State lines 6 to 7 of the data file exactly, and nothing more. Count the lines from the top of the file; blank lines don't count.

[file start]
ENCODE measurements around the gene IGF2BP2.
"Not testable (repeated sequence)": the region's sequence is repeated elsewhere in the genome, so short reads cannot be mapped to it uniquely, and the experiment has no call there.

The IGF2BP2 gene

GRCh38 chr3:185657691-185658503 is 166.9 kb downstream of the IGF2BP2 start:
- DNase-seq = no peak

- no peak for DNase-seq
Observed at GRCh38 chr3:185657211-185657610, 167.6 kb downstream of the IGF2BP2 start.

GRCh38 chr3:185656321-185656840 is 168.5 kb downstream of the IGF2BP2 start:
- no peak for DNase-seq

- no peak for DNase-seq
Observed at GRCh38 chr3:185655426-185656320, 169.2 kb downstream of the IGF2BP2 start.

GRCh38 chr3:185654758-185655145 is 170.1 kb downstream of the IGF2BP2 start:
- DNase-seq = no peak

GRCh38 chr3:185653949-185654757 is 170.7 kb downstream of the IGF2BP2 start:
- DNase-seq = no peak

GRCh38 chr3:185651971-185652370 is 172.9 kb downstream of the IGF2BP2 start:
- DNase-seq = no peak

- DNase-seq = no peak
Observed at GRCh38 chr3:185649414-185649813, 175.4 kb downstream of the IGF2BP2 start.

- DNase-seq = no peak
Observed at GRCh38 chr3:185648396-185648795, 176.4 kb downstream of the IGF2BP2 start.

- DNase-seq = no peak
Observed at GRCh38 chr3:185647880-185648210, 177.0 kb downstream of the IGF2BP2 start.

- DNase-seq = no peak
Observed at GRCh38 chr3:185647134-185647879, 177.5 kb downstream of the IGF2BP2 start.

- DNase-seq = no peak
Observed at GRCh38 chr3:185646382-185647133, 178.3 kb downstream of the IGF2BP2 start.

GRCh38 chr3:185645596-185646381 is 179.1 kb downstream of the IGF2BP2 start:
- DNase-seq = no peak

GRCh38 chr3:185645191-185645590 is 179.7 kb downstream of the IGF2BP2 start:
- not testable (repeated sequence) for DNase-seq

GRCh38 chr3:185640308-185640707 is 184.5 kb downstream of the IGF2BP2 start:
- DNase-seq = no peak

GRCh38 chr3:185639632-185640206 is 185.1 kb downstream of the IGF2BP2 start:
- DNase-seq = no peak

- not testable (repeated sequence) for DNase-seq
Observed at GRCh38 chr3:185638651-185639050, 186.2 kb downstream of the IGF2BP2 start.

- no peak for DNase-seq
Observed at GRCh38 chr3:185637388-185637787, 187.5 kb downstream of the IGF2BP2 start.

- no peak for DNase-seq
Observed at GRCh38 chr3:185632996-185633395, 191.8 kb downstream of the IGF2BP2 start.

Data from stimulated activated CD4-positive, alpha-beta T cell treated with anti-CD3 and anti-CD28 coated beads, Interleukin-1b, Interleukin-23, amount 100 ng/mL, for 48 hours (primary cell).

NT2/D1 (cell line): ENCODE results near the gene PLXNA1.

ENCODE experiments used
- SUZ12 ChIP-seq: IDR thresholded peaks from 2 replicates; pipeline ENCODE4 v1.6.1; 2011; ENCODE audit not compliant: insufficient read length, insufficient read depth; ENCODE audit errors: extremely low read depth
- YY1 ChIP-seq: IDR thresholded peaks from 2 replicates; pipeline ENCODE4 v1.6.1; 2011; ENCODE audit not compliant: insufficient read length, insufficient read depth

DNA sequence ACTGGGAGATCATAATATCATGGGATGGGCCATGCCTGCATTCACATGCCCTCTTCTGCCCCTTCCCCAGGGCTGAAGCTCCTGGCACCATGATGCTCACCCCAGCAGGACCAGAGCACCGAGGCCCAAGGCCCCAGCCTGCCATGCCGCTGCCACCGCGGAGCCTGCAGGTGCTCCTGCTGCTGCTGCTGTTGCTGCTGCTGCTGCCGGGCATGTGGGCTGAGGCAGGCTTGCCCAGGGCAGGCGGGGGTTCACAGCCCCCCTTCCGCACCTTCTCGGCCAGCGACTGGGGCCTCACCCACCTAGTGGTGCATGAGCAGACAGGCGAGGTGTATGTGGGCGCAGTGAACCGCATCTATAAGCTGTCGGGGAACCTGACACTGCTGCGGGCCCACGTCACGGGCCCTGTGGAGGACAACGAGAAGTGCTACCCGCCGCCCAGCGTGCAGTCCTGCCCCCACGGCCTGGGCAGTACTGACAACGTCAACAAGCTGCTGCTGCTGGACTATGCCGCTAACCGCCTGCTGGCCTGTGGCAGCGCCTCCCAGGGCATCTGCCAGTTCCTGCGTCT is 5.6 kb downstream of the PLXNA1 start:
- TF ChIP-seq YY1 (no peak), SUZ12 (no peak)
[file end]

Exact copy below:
- no peak for DNase-seq
Observed at GRCh38 chr3:185657211-185657610, 167.6 kb downstream of the IGF2BP2 start.